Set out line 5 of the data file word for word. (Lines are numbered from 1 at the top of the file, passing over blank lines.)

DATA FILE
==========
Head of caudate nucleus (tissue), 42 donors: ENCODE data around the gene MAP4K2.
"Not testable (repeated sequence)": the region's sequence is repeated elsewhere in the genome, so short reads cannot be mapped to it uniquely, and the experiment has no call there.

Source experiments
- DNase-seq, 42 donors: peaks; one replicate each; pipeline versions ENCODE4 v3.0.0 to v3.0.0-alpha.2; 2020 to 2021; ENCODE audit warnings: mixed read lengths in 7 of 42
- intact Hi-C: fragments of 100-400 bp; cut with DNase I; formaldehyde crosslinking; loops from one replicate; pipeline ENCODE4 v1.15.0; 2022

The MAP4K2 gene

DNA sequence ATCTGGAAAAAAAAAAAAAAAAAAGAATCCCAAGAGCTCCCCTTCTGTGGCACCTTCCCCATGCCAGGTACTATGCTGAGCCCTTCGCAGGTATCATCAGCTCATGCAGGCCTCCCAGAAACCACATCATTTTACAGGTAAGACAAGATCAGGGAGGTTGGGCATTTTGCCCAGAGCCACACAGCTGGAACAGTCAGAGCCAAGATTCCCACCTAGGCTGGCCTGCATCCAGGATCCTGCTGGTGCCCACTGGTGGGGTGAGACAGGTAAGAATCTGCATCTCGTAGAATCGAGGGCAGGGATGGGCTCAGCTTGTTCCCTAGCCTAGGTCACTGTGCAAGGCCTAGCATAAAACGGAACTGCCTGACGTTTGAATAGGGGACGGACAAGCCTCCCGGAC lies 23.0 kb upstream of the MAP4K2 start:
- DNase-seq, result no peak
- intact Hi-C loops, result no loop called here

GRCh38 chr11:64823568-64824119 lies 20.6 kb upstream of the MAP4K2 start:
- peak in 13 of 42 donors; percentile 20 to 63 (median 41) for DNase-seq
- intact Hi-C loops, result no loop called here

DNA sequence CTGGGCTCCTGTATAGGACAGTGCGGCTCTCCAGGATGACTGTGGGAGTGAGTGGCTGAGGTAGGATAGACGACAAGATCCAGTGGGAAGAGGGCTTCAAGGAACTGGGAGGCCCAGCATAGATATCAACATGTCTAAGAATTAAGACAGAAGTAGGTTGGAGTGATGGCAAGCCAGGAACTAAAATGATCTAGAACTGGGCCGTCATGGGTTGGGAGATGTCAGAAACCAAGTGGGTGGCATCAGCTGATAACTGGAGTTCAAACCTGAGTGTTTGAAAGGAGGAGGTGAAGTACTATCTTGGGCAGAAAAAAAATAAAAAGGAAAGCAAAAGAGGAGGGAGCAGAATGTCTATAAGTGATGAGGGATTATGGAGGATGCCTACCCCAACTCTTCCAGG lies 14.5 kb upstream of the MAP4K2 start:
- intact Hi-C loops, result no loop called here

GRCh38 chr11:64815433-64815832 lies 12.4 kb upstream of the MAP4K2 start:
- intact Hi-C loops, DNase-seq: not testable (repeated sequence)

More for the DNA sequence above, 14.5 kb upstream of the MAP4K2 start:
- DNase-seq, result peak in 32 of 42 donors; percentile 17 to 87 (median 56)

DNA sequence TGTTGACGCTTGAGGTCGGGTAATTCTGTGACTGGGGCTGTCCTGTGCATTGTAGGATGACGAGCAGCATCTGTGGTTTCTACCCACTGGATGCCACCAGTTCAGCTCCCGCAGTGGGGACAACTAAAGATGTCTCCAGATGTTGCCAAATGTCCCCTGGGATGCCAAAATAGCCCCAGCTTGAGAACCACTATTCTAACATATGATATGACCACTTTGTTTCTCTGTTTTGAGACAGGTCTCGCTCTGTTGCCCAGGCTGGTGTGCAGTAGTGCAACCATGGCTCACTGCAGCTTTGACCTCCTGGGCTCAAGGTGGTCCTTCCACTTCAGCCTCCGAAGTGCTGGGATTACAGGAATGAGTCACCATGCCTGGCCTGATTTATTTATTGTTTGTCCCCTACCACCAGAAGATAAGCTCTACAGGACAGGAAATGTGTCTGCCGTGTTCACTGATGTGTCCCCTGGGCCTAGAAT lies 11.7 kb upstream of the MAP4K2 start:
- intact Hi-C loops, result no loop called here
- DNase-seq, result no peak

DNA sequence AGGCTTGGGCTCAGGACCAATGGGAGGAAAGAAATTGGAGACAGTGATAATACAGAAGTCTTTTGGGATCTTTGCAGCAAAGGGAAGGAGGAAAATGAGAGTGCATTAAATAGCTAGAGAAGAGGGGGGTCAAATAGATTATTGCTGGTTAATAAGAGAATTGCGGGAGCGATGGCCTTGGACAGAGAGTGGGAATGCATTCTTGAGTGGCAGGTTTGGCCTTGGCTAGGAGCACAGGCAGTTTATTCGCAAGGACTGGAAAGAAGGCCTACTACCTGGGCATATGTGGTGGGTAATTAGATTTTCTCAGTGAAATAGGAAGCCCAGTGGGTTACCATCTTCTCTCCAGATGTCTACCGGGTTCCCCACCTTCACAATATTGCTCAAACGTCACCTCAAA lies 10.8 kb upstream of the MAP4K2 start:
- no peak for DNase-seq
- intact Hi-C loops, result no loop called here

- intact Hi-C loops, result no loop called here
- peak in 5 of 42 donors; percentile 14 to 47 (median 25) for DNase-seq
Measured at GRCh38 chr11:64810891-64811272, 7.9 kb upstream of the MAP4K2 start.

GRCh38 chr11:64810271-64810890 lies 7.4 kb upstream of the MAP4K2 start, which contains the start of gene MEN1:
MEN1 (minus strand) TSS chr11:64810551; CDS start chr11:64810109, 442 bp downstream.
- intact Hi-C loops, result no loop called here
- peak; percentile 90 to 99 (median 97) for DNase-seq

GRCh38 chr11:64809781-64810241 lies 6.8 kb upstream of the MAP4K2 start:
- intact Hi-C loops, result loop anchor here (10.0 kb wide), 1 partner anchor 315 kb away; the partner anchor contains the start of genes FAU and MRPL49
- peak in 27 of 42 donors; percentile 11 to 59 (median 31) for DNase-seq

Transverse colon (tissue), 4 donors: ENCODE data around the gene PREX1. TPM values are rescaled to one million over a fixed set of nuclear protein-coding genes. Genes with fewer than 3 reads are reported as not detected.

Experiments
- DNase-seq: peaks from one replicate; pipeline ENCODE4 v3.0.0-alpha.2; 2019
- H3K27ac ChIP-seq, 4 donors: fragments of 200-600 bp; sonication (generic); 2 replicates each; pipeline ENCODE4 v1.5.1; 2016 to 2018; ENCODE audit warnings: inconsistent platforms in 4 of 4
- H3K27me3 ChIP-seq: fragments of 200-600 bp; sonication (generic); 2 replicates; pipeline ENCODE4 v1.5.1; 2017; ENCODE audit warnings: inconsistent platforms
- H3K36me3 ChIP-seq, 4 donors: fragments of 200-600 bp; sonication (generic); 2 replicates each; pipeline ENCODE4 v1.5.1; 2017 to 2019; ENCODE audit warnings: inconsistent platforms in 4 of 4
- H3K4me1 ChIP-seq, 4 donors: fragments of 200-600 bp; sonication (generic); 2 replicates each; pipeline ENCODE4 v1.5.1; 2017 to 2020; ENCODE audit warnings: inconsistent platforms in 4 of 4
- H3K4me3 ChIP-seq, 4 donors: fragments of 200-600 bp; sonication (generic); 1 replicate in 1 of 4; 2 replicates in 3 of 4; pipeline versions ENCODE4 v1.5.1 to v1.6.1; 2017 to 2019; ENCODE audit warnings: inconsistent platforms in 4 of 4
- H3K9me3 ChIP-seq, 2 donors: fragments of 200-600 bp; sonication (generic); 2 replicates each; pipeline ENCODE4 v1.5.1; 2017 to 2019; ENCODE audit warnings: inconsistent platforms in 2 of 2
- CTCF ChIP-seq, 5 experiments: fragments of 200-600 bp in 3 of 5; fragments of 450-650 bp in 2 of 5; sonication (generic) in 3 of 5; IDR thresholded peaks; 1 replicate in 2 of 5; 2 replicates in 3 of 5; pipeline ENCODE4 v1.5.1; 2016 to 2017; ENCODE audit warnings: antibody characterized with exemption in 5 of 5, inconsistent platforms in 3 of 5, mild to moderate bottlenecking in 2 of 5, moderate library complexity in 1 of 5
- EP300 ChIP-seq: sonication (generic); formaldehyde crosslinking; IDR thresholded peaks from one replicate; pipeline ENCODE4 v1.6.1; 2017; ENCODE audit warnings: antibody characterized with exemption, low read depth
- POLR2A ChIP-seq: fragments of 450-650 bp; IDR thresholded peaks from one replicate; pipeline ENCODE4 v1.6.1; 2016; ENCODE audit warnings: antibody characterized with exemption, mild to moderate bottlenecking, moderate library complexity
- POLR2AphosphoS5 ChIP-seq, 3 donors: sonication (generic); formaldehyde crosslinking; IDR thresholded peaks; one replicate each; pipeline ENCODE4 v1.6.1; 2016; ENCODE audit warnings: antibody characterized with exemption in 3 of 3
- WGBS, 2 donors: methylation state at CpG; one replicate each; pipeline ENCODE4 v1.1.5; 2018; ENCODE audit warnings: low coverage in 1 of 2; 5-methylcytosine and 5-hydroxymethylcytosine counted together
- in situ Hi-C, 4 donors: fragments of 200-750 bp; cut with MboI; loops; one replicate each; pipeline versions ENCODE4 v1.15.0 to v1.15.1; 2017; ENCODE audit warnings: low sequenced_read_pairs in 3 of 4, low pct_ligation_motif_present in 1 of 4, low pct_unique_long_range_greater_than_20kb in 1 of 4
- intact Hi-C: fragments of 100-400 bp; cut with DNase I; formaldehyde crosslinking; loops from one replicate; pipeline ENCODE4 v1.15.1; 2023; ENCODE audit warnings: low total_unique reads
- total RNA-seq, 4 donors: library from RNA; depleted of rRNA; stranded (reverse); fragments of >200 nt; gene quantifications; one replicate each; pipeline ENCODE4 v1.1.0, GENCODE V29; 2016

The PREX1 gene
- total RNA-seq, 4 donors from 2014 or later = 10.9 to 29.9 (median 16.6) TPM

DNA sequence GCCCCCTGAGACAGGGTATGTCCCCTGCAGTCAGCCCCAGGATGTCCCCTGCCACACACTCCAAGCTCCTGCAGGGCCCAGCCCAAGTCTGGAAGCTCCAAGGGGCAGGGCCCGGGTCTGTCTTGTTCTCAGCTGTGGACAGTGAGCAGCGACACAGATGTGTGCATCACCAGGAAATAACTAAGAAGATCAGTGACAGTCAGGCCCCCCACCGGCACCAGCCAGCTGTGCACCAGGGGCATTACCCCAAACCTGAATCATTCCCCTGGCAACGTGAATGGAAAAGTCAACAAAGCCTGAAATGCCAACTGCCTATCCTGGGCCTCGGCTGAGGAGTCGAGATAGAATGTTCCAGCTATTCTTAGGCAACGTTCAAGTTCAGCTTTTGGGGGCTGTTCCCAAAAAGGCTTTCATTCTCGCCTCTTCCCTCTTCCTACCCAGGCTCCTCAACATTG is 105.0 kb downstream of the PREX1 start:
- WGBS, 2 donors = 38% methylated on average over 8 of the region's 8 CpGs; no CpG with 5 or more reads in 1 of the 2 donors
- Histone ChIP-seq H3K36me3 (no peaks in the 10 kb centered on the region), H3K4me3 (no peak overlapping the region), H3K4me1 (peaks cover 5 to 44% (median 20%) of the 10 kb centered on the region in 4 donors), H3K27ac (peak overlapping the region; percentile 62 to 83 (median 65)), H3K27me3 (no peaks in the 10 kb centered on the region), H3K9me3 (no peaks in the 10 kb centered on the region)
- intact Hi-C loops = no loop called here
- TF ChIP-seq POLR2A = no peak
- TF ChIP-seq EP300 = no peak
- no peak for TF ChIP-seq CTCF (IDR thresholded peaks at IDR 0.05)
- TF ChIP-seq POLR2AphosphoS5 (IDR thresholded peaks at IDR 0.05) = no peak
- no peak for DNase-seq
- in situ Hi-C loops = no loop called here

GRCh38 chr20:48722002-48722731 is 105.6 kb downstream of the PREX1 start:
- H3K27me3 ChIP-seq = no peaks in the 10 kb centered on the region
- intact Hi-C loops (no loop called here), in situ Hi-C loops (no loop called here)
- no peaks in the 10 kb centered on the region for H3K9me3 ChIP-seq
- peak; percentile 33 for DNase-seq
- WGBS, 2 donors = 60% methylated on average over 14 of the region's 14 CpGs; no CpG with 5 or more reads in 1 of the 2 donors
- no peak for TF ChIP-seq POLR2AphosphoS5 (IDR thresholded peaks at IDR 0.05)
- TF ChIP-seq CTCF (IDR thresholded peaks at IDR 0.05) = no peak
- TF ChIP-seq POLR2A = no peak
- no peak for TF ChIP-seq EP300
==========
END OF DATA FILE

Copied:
- intact Hi-C: fragments of 100-400 bp; cut with DNase I; formaldehyde crosslinking; loops from one replicate; pipeline ENCODE4 v1.15.0; 2022